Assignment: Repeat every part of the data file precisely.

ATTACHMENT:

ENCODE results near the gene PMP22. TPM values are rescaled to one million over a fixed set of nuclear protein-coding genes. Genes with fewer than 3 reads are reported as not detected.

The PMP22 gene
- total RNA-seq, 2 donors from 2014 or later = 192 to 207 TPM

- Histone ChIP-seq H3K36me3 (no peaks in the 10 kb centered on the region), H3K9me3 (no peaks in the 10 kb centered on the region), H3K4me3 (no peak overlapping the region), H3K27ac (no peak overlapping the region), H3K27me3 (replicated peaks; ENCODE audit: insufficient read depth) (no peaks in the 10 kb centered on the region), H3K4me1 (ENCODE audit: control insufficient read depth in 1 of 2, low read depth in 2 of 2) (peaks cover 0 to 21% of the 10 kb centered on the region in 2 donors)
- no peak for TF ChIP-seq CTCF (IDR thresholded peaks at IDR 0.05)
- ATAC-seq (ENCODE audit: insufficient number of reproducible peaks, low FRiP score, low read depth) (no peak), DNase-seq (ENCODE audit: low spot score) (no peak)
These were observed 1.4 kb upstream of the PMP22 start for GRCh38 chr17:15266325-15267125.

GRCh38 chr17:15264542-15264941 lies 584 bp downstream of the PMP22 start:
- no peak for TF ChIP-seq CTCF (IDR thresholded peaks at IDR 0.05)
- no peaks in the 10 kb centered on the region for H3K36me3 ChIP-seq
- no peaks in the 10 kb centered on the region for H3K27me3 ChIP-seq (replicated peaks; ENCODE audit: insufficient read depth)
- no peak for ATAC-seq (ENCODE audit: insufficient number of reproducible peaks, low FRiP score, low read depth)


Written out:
ENCODE results near the gene PMP22. TPM values are rescaled to one million over a fixed set of nuclear protein-coding genes. Genes with fewer than 3 reads are reported as not detected.

The PMP22 gene
- total RNA-seq, 2 donors from 2014 or later = 192 to 207 TPM

- Histone ChIP-seq H3K36me3 (no peaks in the 10 kb centered on the region), H3K9me3 (no peaks in the 10 kb centered on the region), H3K4me3 (no peak overlapping the region), H3K27ac (no peak overlapping the region), H3K27me3 (replicated peaks; ENCODE audit: insufficient read depth) (no peaks in the 10 kb centered on the region), H3K4me1 (ENCODE audit: control insufficient read depth in 1 of 2, low read depth in 2 of 2) (peaks cover 0 to 21% of the 10 kb centered on the region in 2 donors)
- no peak for TF ChIP-seq CTCF (IDR thresholded peaks at IDR 0.05)
- ATAC-seq (ENCODE audit: insufficient number of reproducible peaks, low FRiP score, low read depth) (no peak), DNase-seq (ENCODE audit: low spot score) (no peak)
These were observed 1.4 kb upstream of the PMP22 start for GRCh38 chr17:15266325-15267125.

GRCh38 chr17:15264542-15264941 lies 584 bp downstream of the PMP22 start:
- no peak for TF ChIP-seq CTCF (IDR thresholded peaks at IDR 0.05)
- no peaks in the 10 kb centered on the region for H3K36me3 ChIP-seq
- no peaks in the 10 kb centered on the region for H3K27me3 ChIP-seq (replicated peaks; ENCODE audit: insufficient read depth)
- no peak for ATAC-seq (ENCODE audit: insufficient number of reproducible peaks, low FRiP score, low read depth)